7.28.06 | Blurbin’ Fridays – Jul 28
A random selection filled with questions. For today’s Blurbin’ Friday. Because life is filled with questions. Have at it:
1. O The Deed – Nethers (Elk City? Neko? Viva Voce?)
2. Alive Until Saturday Night – Hexes and Ohs (Postal Service and OMD?)
3. Green Cowgirl – Laura Veirs (Kristin Hersh? Rebecca Pearcy? Mirah?)
4. Brightblack Morning Light – Everybody Daylight (Lambchop plus Air?)
5. The Admiral – White Whale (Decemberists and Big Star? and Conor O?)
7.7.06 | Blurbin’ Fridays – July 7
This Blurbin’ Friday started out as normal: some submissions and others not. But it quickly got taken over by Beirut.. the band Beirut, that is. Some great stuff from what has been described as an “entire Balkan gypsy orchestra playing modern songs as mournful ballads and upbeat marches.”
1. Jenny’s In Black – The S-1 Committee (Denton’s J&M Chain)
2. Take Some Time – Rose Melberg (Ex-Softies, Tiger Trap)
3. Interior of a Dutch House – Beirut (Belle and Sebastian, Neutral Milk Hotel plus Reindeer Section)
4. Postcards from Italy – Beirut (Sufjan Franklin Bruno Stevens)
5. Mount Wroclai (Idle Days) – Beirut (Ok, So We Like This Band A Lot, Can You Tell)
7.11.06 | Bye Syd Barrett
Just heard that the great Syd Barrett passed away last Friday. I have to say that as my tastes went more indie the past decade or so, he remained one of the few things about Pink Floyd that I still felt like listening to. His influence was widespread, and the Elephant 6 kiddies owed a lot to his music. I still put on Piper at the Gates of Dawn every so often.
Cassettes Won't Listen
Cut Your Hair
[Dope Lotus Records]
So I was driving back from the post office listening to KCRW (and I usually don’t because good ‘ol Nick sort of sucks extra hard in his choice of music in my opinion). But anyhow, all of the sudden I heard the familiar strains of “… hit me where it muzzles, hesitate you die…” but it was an electronica arcadepop sort of band playing it instead of Pavement. I decided to listen till the end, if only to see whether they’d sing “career” or “korea” (I couldn’t tell with them either).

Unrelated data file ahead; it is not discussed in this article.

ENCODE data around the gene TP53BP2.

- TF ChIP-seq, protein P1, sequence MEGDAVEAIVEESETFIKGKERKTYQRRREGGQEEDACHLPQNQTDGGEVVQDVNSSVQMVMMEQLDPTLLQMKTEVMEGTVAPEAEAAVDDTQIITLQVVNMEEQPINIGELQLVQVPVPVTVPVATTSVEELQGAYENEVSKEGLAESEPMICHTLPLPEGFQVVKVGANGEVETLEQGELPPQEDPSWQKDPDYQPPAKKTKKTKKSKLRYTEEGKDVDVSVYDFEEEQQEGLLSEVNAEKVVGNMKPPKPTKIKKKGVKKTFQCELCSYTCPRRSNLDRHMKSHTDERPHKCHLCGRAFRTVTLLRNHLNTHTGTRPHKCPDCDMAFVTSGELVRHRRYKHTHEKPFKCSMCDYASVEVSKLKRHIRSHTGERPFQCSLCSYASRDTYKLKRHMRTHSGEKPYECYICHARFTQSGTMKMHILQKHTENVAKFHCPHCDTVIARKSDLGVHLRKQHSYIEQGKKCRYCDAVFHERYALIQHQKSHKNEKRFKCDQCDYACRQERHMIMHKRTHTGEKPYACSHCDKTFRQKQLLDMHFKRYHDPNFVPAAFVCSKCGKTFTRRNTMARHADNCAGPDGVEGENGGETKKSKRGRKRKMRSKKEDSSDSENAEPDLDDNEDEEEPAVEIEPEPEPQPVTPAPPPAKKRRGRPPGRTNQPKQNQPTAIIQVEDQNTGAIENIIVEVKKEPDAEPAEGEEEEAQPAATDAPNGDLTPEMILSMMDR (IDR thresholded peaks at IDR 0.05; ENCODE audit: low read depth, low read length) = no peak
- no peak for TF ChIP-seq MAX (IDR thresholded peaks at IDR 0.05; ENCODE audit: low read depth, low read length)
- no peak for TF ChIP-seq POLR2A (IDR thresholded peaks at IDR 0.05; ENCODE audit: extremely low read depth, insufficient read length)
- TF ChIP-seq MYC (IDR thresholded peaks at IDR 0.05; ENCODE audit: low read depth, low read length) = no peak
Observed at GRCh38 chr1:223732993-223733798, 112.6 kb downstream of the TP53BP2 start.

Not a bad cover, and it turns out the cover of “Cut Your Hair” is by a band called Cassettes Won’t Listen. Side note: have you noticed how many bands nowadays have the word “tapes” or “cassettes” in their names? Interesting, maybe we’ll see a resurgence of cassette tape decks (If you’re of the iPod era, you probably don’t know what I’m talking about. Incidentally, we should be having a feature on indie cassette tapes coming up one of these days).
Anyhow the synthesizers buzz twiggily and the drum machines plop quite well on this rendition of “Cut Your Hair”. Out on Dope Lotus Records now, Cassettes Won’t Listen is from New York although the four members are all originally from the San Fran area.
Here’s the track, off the Dope Lotus website:
Selected Albums on Itunes:
7.13.06 | Chris Koza – Patterns
Got this nifty CD entitled “Patterns” from Minneapolis popsmith Chris Koza. When we say popsmith, I should probably say alterna-country-folk-popsmith. Sounds like I did a little more work coming up with that. But truthfully, he has a knack for making some great pop tunes. Granted, some of these songs lean right up against the edge of mainstream AOR. But they’re still some great songs here.
I note he’s been compared to a ton of different folks; for mine, let’s try Matt Pond P.A., Jon Brion, and M. Ward. The acoustic guitar songs are often introspective. Personally, I like more of the pop-rock stuff like “Midnight Rose” and less of the rootsy-rock harmonica songs like “Candle in the Dark”. His more mellow tracks like “Goldmine” do indeed remind me of Wilco as the press kit mentions.
7.10.06 | CSS – Cansei der Ser Sexy
Cansei De Ser Sexy